It's definitely a good one to work out (try it before you go to his blog for the solution), and check out the rest of his blog while you're at it!

Update: on the topic of analysis, I ordered and am skimming Counterexamples in Analysis -- a must-read for any student of mathematics, though to my relief I seem to already be familiar with most of these. Here's a good one: give an example of a nonconstant function f:R->R that is periodic but has no smallest period. Anyone?

Monday, April 2, 2007

חג כשר ושמח

No need to be alarmed -- just a standard Passover greeting. Blogging will continue with absolute regularity.

Sunday, April 1, 2007

Contraction bounds spectral gap?

Let A be a column-stochastic matrix. Compute its (complex) eigenvalues, take absolute values, sort in decreasing order, and let lambda2 be the second value on the list (the first is always 1, by Perron's theorem). Lambda2 is (closely related to) the spectral gap of the Markov kernel corresponding to A.

Let theta be max TV(x,y), where x and y range over the columns of A and TV(x,y) is 1/2 the L1 distance of the two vectors x and y. Theta is also called the (Doeblin) contraction coefficient of the Markov operator induced by A.

It's easy to see that lambda2 and theta are numbers between 0 and 1. Here is a simple example where lambda2=0 while theta=1:

0 0 0
0 1 1
1 0 0

It seems that we always have lambda2 <= theta, but I don't have a proof of this. I also can't imagine that I'm the first to observe this -- can someone point me to a reference? Maybe suggest a proof?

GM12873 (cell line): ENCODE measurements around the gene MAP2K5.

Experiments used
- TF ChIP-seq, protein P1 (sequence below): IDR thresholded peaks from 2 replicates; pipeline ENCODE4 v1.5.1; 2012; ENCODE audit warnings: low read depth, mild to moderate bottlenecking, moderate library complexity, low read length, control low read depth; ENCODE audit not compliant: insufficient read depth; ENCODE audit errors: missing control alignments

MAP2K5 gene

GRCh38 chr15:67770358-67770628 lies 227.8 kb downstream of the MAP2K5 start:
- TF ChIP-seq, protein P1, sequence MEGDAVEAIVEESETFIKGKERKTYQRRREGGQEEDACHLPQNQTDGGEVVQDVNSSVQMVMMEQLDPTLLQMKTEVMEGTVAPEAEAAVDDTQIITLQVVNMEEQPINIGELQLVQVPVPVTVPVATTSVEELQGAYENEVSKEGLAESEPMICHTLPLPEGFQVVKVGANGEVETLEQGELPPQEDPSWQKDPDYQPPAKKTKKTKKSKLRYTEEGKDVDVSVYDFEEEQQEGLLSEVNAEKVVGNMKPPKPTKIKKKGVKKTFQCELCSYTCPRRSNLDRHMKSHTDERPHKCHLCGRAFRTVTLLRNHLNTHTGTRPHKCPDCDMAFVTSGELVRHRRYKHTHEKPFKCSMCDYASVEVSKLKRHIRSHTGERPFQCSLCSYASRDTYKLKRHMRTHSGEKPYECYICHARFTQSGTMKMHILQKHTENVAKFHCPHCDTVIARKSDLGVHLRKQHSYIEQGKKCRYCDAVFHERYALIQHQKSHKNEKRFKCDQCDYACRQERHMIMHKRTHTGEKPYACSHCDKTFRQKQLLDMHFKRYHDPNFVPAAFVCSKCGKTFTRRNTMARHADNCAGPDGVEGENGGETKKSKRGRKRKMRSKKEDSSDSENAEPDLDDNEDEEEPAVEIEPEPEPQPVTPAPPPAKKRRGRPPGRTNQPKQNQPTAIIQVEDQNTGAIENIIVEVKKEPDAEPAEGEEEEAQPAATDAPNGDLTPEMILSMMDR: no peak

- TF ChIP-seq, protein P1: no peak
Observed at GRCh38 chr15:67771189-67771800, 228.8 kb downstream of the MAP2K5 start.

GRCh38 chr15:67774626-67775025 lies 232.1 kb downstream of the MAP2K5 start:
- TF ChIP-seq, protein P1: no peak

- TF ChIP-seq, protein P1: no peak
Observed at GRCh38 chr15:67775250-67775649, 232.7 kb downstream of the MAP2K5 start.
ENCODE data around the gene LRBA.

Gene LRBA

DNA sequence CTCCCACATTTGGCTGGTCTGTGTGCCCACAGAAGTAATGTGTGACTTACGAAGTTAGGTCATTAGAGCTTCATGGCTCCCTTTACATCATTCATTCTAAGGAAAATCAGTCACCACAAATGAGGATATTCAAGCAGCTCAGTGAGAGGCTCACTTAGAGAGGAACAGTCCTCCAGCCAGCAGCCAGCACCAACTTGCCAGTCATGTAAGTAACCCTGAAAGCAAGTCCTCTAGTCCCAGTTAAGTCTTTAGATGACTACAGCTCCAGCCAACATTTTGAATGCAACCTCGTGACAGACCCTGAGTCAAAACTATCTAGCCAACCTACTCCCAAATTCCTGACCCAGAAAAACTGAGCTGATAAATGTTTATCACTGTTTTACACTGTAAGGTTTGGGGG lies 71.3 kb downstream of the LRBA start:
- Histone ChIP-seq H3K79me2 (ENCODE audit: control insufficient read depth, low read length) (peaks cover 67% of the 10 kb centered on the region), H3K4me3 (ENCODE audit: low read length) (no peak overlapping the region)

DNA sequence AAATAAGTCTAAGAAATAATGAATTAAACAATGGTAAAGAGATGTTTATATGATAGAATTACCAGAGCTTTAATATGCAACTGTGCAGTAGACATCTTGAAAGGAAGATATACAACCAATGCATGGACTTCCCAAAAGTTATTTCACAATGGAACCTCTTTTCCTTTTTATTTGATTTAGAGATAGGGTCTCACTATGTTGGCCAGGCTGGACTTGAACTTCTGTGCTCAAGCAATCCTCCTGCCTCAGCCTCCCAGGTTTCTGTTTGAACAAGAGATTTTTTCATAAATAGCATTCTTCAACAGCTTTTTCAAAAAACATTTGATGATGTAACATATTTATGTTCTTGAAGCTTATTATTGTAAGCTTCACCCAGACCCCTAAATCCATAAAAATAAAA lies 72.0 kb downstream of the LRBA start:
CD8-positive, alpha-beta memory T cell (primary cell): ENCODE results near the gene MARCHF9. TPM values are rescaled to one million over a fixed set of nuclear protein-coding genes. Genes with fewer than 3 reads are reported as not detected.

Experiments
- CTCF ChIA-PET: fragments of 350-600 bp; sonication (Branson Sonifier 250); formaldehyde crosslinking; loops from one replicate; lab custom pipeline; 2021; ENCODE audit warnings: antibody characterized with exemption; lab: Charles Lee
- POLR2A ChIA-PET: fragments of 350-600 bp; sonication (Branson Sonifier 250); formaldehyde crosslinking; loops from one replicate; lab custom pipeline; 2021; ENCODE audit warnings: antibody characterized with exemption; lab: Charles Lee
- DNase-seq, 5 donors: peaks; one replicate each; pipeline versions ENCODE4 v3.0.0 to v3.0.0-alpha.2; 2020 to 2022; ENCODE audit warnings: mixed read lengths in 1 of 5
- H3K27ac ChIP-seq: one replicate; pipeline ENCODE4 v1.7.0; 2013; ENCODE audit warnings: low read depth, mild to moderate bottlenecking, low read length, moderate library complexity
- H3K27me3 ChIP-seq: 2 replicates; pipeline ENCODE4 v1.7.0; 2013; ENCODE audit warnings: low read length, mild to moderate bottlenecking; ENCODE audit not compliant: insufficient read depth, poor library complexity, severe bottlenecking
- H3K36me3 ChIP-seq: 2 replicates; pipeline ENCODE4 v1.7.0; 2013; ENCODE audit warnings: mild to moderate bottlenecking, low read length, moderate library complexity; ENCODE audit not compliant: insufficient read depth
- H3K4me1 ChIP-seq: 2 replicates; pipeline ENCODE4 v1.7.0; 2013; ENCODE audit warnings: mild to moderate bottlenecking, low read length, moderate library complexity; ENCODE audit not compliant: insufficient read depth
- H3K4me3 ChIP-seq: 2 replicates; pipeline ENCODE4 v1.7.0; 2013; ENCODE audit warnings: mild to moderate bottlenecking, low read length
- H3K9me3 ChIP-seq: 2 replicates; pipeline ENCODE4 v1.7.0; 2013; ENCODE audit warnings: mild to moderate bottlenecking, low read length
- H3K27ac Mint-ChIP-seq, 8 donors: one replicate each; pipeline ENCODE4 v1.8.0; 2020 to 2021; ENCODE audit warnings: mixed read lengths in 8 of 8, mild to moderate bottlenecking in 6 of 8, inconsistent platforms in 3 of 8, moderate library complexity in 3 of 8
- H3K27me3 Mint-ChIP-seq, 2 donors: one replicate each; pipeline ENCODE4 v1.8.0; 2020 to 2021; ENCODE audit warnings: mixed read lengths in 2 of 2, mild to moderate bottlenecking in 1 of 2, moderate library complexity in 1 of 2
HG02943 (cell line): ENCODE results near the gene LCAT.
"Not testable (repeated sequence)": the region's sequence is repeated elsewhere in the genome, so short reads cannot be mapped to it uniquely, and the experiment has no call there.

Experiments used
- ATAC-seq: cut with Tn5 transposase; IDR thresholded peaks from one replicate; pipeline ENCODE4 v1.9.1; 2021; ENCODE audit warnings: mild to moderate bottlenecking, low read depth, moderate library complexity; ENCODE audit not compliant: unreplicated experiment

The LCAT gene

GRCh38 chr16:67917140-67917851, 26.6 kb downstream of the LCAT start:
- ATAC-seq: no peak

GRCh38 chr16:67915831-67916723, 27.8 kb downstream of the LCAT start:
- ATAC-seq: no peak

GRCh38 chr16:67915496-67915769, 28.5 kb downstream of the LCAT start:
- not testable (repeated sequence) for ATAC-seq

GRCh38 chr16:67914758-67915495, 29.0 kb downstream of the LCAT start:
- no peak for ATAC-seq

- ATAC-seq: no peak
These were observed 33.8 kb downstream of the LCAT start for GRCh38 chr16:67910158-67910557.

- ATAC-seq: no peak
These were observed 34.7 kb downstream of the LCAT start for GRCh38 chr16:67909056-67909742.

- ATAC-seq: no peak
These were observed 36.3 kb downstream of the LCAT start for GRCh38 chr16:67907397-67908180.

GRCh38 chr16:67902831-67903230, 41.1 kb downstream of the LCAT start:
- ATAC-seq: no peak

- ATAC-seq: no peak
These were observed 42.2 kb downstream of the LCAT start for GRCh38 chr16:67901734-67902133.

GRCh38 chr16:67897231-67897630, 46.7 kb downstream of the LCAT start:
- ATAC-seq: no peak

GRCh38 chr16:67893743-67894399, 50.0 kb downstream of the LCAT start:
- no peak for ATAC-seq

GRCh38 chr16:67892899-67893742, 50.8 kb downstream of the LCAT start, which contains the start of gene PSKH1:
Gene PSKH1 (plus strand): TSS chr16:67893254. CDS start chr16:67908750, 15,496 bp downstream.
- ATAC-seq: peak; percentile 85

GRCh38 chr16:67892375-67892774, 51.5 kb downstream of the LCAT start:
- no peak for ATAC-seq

Update: thanks to David Aldous and Cristopher Moore for telling me how to prove this (well-known) fact. I won't elaborate, since nobody else seems to care, but if anyone does, let me know and I'll post a proof. I'd be thrilled to see an elementary proof (i.e., one not relying on Perron-Frobenius), so consider that a challenge!

Saturday, March 31, 2007

A challenge to the AI-deniers

Forget global warming and intelligent design. The real debate is whether or not (strong) AI is possible. Now this isn't much of a debate for myself or most people I encounter in my academic circles. We read Dennett and Hofstadter while still in diapers, and use "dualist" as some sort of slur. Of course, occasional dissent does creep in. At a recent openhouse for newly admitted PhD students, I was talking to several colleagues and was surprised when one -- a respected machine learning theorist -- was willing to stick out his neck against AI. Without quite committing to dualism, his argument (if I recall correctly) was along the lines of Penrose's; if I may paraphrase, consciousness is just too freaky to be explained by classical mechanics, and so must be swept under the quantum gravity rug. My friend Gahl (I surmise from our conversation) is basically being indoctrinated to reject strong AI in her freshman class.